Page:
HJ75 Load Sensing Proportioning Valve

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HJ75 Load Sensing Proportioning Valve

Unread post by Cervantes » April 1st, 2012, 10:48 am

Hi there,

I'm new to the forum and thought that I'd launch straight in with a technical question.

I've just bought a 1989 HJ75 Ute with a view to turning it into a bit of a project.

Some of the work such as suspension lift has already been done.

It would appear that the previous owner when lifting the suspension has just cut the load sensing spring for the Load Sensing Proportioning Valve.

My question is can I just bypass this valve and have a constant set amount of pressure to my rear breaks regardless of load?

If so how would I best do this?

It sounds like a real work up having to re-calibrate the set up for the increased suspension travel etc.



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Re: HJ75 Load Sensing Proportioning Valve

Unread post by mydmax » April 1st, 2012, 5:53 pm

G'day Cervantes
If you can find out the position and spring length of an originl system you should be able to recreate the same valve operation by just having and extender plate or rod.
This will make the valve run as close to OE as possible. The idea of the valve is to reduce the braking pressure to the rer brakes as the load shift forward with heavy braking, this has the benefit of trying not to lock the rear wheels and therefore preventing the uncontrollable 360 you may experience, particularly beneficial in high traffic situations on smooth bitumen on a wet day or night.

Seeing a very high percentage of braking effort is done by the front wheels of a vehicle around 80%, the rears are made to add as much braking effort as they can within the grip they have.

With the valve just left as it is, you may find the situation with full braking all the time to the rear wheels your skills at driving and fancy steering while using the rear vision mirrors, may have to be upgraded.


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Re: HJ75 Load Sensing Proportioning Valve

Unread post by wombats80 » May 12th, 2017, 9:39 pm

Old thread but i chanced upon it when researching for what feels like the hundredth time over my crappy brakes in my '91 80ser. This thread appeared after a google search today but what i was looking for specifically, was not what a lspv does but what happens internally for it to achieve what everybody says it does. This new search today come about from having my 80 in at Pedders for a shock absorber test & their gadjet machine performed a brake test as well. Old mate tells me my rear brakes are woeful & he'd not like to be out on the road with me. I cant quite remember the scale recorded but i had rear brake score just a tad over 1000 when it should've been in excess of 3500.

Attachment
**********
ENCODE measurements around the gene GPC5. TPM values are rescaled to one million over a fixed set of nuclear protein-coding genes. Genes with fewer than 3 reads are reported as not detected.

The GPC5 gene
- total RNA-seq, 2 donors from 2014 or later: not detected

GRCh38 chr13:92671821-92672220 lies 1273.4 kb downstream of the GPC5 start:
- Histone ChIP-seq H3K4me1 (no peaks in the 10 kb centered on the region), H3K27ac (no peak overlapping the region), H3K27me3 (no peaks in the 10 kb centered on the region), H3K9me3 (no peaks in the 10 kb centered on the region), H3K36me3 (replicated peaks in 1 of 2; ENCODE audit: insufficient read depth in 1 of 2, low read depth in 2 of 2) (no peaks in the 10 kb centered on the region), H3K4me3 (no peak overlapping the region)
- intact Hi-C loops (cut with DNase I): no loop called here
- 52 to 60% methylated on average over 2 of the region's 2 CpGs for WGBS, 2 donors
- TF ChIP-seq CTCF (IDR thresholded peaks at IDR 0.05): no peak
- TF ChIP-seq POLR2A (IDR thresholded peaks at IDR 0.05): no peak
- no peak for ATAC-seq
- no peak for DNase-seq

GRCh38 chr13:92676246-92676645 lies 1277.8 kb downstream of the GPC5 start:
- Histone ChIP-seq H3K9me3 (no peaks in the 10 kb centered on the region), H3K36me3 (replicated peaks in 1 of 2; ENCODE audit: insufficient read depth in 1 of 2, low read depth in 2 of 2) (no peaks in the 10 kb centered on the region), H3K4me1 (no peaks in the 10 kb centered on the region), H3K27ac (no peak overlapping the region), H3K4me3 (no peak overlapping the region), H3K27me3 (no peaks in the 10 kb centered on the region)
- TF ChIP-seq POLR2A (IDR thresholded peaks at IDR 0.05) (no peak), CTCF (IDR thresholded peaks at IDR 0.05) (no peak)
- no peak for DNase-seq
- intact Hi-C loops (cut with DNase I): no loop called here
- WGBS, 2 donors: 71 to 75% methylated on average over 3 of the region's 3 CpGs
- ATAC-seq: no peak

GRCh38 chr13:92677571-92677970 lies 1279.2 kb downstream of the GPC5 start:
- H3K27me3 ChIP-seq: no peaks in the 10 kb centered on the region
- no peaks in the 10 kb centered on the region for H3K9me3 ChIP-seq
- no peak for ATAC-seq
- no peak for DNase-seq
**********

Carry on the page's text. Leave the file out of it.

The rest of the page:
He suggested i look at my LSPV but i know i put a new one in about 4yrs ago and spec'd up a new boot kit as the new valve doesn't come with new seals. In the tropics here I flush my brake fluid annually and always include the LSPV in the flush procedure. So i decided to head straight for it but drop the rod away and take the boot off then dummy fit the rod to get a scope on contact between it and the LSPV piston. Guess what. To the contrary of what i expected to see, it was seized in the fully laden position and moving the rod up n down did nothing but float the rod inside the guide.
I always had the wrong impression that a lspv merely restricted brake force under panic braking & thought of it as an orifice much like a TX valve which orifice size is regulated by a needle valve meaning after a few seconds pressure equalises. Oh so wrong.
Not sure if this link paste works but it explained what i was asking for with how a lspv works;
http://www.winbrake.com/index.php/downl ... ing-valves
With this i looked a bit further and found a well known forum, discussing how people are getting rid of their lspv's AND failing abs systems. Touches on a significant area of concern doing these things but after suffering sub-optimal braking for a very long time, i decided to go the challenge. It was dead easy to bypass the lspv. Took it back to old mate and recorded 3500 on one side and 4000+ on the other. I know my shoe linings are nearly out which would mean glazed drums. Yep, got drums on the 91, they disappeared for rotors from '92 on.
I let the rego lapse a couple weeks ago, got other mods on the go but am keen to get a proper road feel for this mod in later weeks. Pedal feel from the short distance i moved the car didn't seem any better but crikey, brake response from a decent push is the 200% improvement recorded on their machine. Thumbs up at this early stage.

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